That presentation would be so much better…if only it were longer.
…. said No One Ever.
Most presentations at work bore you to tears because they have nothing interesting going on. The presenter was far too important, busy or perhaps blissfully unaware to make the message more engaging to you.
This is not a new problem.
Back in the 1640’s the French mathematician Blaise Pascal was like a 17th-century Steve Jobs. Pascal not only rocked math but was also a physicist and religious philosopher, who laid the foundation for the modern theory of probabilities. He was writing a letter to a colleague that started like this: “I apologize for writing such a long letter — I had no time to make it shorter.” Coming up with a compelling message (i.e. one that is not boring) usually take a bit of editing and imagination.
Boring is the opposite of persuasive. You can’t win over someone who’s asleep on the inside, unless it’s with some undercover understanding that doing so will make the presentation end sooner. Technically that doesn’t count as changing someone’s mind and heart.
It’s not that you have to look like Justin Timberlake or be as funny as Tina Fey to give a good presentation. There is only one thing you need is to focus on…..your audience. (Meaning it’s not about you.)
It is true that some topics are more easy to engage people. Talk about the Kardashians, how you won the lottery or SEC football and you’re sure to drum up interest.
Your talk on network security, changing compliance regulations, design issues or even data integrity can be as interesting as you want….as long as you craft the message to what the audience needs to know.
Your ability to shape your future depends on how well you communicate where you want to be when you get there. Nancy Duarte
There are 4 types* of people in your audience and you want to include something for everyone!
The doers, logically, want to know what needs to be done. They are ones who get things accomplished, aka workhorses.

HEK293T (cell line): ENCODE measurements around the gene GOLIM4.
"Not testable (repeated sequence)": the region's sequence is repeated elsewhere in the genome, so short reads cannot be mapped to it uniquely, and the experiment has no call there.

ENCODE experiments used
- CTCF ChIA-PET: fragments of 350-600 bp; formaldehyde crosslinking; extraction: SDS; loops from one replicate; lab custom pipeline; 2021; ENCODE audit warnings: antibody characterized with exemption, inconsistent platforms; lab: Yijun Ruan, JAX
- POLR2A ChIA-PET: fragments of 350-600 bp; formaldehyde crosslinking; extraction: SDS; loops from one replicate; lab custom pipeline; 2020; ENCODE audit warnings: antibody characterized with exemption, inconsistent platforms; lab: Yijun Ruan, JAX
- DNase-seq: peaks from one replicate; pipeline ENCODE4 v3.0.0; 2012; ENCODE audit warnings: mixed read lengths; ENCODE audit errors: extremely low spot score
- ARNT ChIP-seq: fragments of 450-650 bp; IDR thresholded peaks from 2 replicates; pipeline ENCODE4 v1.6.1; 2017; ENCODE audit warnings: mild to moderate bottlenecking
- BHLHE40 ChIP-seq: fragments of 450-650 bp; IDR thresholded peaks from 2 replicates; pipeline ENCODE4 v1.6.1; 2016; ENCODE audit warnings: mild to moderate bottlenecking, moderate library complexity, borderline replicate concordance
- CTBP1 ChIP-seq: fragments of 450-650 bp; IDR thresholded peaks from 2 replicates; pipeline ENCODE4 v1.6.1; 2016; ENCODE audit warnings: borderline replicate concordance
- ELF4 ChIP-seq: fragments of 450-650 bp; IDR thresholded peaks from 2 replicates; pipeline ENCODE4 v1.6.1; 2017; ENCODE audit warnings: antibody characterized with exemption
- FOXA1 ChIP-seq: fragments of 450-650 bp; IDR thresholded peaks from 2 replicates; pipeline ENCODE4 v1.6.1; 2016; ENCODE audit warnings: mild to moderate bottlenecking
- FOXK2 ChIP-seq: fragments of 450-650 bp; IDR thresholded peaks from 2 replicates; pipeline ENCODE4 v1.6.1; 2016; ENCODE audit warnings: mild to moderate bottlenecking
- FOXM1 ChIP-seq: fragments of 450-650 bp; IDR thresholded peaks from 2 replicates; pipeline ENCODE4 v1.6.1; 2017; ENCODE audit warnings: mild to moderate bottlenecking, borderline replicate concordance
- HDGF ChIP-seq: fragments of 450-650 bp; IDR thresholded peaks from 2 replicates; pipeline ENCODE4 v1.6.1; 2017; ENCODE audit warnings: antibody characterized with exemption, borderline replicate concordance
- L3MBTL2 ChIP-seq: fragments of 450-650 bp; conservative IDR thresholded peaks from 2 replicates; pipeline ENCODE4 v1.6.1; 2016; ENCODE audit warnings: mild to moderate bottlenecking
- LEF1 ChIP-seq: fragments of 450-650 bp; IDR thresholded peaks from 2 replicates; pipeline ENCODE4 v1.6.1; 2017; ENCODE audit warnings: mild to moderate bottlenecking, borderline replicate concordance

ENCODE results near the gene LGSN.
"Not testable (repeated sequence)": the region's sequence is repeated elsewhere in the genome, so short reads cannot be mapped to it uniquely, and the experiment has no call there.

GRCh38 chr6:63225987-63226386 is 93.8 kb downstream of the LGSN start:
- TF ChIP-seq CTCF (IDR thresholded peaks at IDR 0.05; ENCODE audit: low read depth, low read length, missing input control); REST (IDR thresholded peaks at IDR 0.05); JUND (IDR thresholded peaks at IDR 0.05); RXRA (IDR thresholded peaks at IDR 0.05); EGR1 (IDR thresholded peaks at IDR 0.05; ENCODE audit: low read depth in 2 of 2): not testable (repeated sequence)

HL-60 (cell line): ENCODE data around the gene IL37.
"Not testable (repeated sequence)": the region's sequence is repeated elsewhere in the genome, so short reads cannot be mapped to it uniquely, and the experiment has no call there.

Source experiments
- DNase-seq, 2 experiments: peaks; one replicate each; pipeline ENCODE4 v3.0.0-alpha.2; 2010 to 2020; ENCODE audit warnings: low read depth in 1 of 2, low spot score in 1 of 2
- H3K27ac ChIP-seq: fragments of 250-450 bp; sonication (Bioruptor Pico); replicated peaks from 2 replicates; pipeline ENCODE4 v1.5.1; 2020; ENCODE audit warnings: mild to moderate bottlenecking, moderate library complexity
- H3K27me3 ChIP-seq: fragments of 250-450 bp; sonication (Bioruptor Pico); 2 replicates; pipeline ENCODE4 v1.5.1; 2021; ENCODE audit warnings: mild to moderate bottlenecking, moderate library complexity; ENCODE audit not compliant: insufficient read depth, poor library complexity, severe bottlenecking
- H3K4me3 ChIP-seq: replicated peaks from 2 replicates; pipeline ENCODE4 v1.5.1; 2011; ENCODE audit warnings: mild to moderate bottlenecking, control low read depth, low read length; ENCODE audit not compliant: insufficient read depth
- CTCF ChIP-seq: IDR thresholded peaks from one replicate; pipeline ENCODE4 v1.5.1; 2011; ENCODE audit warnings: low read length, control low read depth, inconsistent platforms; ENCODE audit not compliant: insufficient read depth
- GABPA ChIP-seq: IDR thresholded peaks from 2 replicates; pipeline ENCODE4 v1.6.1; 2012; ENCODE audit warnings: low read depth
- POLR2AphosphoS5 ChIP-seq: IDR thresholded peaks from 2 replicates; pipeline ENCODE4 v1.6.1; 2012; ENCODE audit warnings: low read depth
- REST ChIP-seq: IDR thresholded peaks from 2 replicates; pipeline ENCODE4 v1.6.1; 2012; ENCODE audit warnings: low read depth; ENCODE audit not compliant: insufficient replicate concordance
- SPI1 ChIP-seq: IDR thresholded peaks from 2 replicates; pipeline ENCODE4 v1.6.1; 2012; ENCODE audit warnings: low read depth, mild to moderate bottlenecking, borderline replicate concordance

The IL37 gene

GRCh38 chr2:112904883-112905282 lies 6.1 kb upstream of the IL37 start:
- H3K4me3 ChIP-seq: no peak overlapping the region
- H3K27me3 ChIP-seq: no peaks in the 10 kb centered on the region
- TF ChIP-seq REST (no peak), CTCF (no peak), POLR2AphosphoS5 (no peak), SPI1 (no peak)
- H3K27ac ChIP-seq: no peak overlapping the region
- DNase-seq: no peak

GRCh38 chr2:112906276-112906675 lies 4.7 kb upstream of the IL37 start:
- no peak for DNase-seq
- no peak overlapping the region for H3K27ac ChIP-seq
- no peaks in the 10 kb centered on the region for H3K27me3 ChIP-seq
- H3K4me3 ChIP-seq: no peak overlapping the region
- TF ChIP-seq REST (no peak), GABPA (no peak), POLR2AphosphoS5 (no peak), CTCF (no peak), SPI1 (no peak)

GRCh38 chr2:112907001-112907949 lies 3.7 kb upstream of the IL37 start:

The influencers want to know who you really are so they can connect with you. They can evangelize for you.
The innovators want to know what is the new idea in what you’re saying. They are your more creative thinkers.
The suppliers control resources and want to know what is needed to accomplish your mission.
Even with 4 basic archetypes in any audience, the quickest way to become a more effective communicator is to make your presentation shorter. (Pretend you get $1000 for every slide you remove without losing essential information.)
And…I have even better news for you.
I have slaved away hours, weeks and years of my life to curate for you, in the most concise format possible, the best presentation tips in the world to get your point across without putting your audience to sleep.
It’s super easy to read, organized by topic and contains helpful templates so you can fill in the blanks and go bedazzle them.
Yay, it’s free. (It’s actually a chapter I’ve taken out of a book I’m finishing up that’s a handbook for all your critical conversations.)
This handbook is designed to make your life at work so much better. If you’re a regular reader, you’re already way ahead of the game in terms of quality presentations. But those legions of people in your company that need help with this….and they don’t even know it.
So to help out, I’ve come up with some clever ways to spread the word…without offending the people who need this the most.
Print out the No More Boring handbook and place a copy on their desk with a note on it. Below are options for what you can write on the post-it.
- Required Reading! You’ll love it!
- Boss says it’s the best ever! (You don’t have to specify which boss.)
- I’d love your feedback on this
- Recommended by 9 out of 10 dentists surveyed
- Upcoming best seller – read it now!
- Ignore this at your peril!
- This could totally make your career
Happy reading! May you enjoy presentations focused on what the audience needs, crafted with enthusiasm and imagination!
*The types are variations of the DISC system. Nancy Duarte presents them as doers, suppliers, influencer and innovators in her book, Resonate.